George’s spot on so many levels. And most of the time, these are the kind of mistakes that we’re making that everybody told us that we would make. And we didn’t believe them, because we thought we would just do a different than they did well. So there’s an idea of you’re listening to this podcast, you’re a part of the bold business podcast community, and you’re listening for a reason. I know, it’s fun. And I know it’s entertaining. And I know there’s real great tips and processes that are outlined here for you to grow the business and lead your business the way that you want at the same point in time, are you really learning it? Ooh, that gave me a little bit of a chill that tells me that maybe there’s more to do here, then be entertained and hear these great tips to actually do something with it before we can talk about doing something with those actions with our learning? Here’s another set of skills that Dominic shares that are important for being able to bounce back from mistakes.

Dominic Rufran
If I’m not empathetic? Why am I not empathetic? Am I not humble? Like why am I not humble? If you come to conclusion as a person, that your job or your expertise needs? those skills, then you have to do whatever you possibly can to find out how do I obtain these skills?

Jess Dewell
Yes. Are you willing to do what it takes?

Dominic Rufran
Obviously reading books is going to be a great way but then it comes back to the it’s not the word. It’s the who like, I think you have to be around those types of people to you can model those individuals call comes back to temperatures. A cliché quote, we hear all the time," “You are a product, the five people you’re hanging out the most." If I’m hanging around you, and I want to obtain your energy, your enthusiasm and I want to learn how to grow a business or be empathetic like yourself, like, I need to get around you because if my temperature for being empathetic is at 30 degrees, like I’m really cold, but you’re at 140 degrees, by me naturally being around you, you will heat my empathetic temperature up, and it’ll bring me up to a 70 because I am learning from you like I’m going through something and I see that you’re being empathetic to me, I’ll be able to learn from you naturally just by getting your vibrations and your skill set and feeling that energy. And then if I’m a great individual who wants to learn and progress and grow then I will go back to I took action by surrounding myself with you. Now I need to reflect, and I need to reflect in my own time will reflect, we need to be alone by ourselves, pen and paper with no distractions, no phone, no nothing and just sit there and be in our own thoughts with a pen and paper and write in journal, and just figure out who we are as a person. And by doing those things, I think we will learn those soft skills.

Jess Dewell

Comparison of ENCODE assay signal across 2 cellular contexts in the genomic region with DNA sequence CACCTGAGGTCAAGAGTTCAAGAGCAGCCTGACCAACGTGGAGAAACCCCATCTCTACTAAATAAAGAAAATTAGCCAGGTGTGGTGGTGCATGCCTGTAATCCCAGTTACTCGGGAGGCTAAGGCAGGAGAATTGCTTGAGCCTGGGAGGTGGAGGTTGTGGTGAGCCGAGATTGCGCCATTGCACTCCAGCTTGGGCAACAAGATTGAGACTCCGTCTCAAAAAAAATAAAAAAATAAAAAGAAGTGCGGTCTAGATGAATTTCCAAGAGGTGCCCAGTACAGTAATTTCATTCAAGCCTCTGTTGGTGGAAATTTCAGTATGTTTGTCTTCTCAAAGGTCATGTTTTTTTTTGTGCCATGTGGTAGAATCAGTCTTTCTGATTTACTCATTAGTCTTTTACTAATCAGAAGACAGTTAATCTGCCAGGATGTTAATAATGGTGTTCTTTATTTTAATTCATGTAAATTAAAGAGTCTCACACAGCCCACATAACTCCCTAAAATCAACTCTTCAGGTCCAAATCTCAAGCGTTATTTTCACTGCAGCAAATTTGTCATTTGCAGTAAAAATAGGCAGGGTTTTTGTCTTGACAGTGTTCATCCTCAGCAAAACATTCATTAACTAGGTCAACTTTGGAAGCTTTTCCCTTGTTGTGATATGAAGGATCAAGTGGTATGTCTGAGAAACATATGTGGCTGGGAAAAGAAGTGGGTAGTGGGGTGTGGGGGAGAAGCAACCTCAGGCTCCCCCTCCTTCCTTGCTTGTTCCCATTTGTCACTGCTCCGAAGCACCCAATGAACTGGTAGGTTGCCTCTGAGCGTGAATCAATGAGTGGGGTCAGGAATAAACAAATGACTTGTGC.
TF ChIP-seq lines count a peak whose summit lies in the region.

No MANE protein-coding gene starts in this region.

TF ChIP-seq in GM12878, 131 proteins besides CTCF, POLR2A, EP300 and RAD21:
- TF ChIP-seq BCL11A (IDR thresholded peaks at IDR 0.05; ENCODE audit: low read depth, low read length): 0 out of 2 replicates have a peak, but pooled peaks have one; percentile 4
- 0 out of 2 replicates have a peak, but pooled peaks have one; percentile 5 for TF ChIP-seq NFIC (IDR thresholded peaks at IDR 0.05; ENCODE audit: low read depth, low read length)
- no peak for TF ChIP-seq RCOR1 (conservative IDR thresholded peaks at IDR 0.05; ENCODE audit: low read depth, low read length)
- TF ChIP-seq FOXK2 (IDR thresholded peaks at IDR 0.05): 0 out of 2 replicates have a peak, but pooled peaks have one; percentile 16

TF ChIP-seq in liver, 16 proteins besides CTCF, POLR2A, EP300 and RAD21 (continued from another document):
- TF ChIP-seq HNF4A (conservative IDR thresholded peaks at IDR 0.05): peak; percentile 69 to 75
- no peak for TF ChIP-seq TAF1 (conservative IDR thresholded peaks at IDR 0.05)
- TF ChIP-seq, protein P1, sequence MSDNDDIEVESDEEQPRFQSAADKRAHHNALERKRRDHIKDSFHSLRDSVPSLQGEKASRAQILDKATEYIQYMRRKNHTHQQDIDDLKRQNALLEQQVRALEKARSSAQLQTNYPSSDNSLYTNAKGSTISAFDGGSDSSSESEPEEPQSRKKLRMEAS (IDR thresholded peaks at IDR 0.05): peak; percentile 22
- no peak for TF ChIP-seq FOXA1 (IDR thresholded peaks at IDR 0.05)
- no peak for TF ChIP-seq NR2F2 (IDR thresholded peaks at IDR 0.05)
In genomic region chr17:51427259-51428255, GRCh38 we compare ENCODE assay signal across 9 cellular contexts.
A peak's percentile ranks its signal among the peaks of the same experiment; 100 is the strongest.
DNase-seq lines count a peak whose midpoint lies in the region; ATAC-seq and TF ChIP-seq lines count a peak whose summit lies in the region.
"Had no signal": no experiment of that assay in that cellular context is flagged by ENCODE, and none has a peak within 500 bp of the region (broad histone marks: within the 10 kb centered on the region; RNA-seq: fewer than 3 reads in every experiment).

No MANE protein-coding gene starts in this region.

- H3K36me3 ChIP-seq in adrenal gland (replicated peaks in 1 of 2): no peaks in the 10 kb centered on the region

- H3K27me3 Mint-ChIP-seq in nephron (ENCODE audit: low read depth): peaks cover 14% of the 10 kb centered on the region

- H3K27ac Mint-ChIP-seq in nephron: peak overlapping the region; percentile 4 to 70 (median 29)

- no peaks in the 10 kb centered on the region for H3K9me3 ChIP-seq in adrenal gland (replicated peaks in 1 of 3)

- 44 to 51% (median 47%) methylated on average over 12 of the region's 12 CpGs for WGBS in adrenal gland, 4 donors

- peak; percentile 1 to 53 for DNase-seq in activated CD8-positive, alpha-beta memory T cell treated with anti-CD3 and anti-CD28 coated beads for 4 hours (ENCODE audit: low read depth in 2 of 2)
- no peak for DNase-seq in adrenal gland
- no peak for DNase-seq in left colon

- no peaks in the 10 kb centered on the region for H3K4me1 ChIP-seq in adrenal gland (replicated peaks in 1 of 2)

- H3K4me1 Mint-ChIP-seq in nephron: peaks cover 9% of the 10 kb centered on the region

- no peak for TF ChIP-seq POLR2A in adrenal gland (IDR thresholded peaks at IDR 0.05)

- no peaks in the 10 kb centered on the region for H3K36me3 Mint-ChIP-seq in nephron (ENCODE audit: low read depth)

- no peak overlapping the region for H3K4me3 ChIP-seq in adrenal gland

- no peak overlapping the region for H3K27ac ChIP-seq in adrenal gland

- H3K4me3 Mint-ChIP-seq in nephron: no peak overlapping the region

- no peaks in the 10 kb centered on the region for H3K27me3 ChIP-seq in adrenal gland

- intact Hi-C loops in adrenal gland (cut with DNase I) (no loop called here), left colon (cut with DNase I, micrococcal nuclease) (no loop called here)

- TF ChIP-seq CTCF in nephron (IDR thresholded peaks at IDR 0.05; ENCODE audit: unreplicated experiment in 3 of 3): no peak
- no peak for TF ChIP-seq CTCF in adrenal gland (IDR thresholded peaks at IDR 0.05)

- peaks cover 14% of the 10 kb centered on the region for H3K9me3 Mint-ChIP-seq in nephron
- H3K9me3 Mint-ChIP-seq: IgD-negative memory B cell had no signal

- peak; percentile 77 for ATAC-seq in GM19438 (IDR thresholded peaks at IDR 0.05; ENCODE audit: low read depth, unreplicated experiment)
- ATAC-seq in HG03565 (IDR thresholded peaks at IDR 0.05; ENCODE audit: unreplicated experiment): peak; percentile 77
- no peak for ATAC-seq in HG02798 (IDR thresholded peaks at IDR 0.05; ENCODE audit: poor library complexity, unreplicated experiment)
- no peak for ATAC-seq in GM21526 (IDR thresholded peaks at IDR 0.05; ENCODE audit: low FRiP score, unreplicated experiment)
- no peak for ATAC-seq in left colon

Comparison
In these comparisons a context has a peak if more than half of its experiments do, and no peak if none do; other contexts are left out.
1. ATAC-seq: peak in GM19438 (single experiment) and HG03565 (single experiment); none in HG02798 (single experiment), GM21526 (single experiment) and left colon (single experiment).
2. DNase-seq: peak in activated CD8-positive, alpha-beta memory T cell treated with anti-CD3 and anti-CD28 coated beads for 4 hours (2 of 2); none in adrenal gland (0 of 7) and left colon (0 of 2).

Let’s just be real sometimes, especially in times of stress, when we’re figuring out how do we pick up the pieces of whatever broke around us and keep on going. To actually really be able to see all the pieces that are around us, and maybe not just sweep them up and throw them away or sweep them up and put them in a pile, but actually see all of the pieces. And in that pause, decide what do we want to do with those pieces? In the business world, one of the things that I’m a big proponent of is the present retreat, the reflection that we can do ourselves as leaders, not only for us in our role that we’re in, but also for the companies that we lead present retreats are necessary. Here’s another mistake that I made recently, the first thing to go was a president retreat when times got tough, and I ended up with all these other tasks to do and how do you take on what your family needs, with what your business needs, with what your employees need with what you need in all of this stuff. And I let things that took up a lot of time go. I gave up my four hours of Present Retreat (TM) each week and I felt it after two weeks. It was very clear that that reflection time was incredibly important. And I had to figure out and prioritize had to put it back to keep my sanity. That particular slip up on my part, I let my discipline go came back and a bit me in the butt pretty big. It sent me back it set the company back because I wasn’t quite prepared for what showed up in each day because I hadn’t stopped. I hadn’t taken stock. Now we’re moving into the part of the program where we can talk about well, what can you do? What are the things you can do when you learn from your mistakes? How do you learn from your mistakes? Well, I’m going to start out and I’m going to talk about the concept of the present retreat. And one part of the present retreat that I do revolves around some sort of reflection, but also a smidge of always keeping that vision in mind, at North Star in mind in such a way that the questions that you ask you can start to be building the bridge, figuring out what the picture looks like whatever the right visual imagery is for you to move forward. This reflection and this assessment that holding up the mirror and taking a look at what really is happening, not the rose colored glasses version, the actual real reality of what’s going on around us. There are five things that you can think about the first the state of things, how does our organizational infrastructure hold up during times of rapid change and uncertainty? The second no the necessary things, what do we focus on? And how are we focusing on it? Number three, lean into your team. How much can I ask of them? Are they dealing with the same types of issues or even more difficult situations right now than I am? What does leaning in look like here? The fourth one, the strength of your sales pipeline and the current trends that are happening in your industry? What must you do to keep your pipeline healthy and fortified and flowing? How much do you have dapped to strengthen those relationships right now, and to speak to right now to continue to attract customers. And the fifth thing, it’s all about the opportunity. What must we do right now, even though we don’t want to, maybe it isn’t as important, but maybe it is, comes back to that discipline that we were hearing about earlier in the program. It’s really hard to do this by yourself, especially if you’ve just fallen down, especially if you’re feeling a little embarrassed or ashamed yet. Accountability always works better when somebody else can help hold you to it. George cheers on that.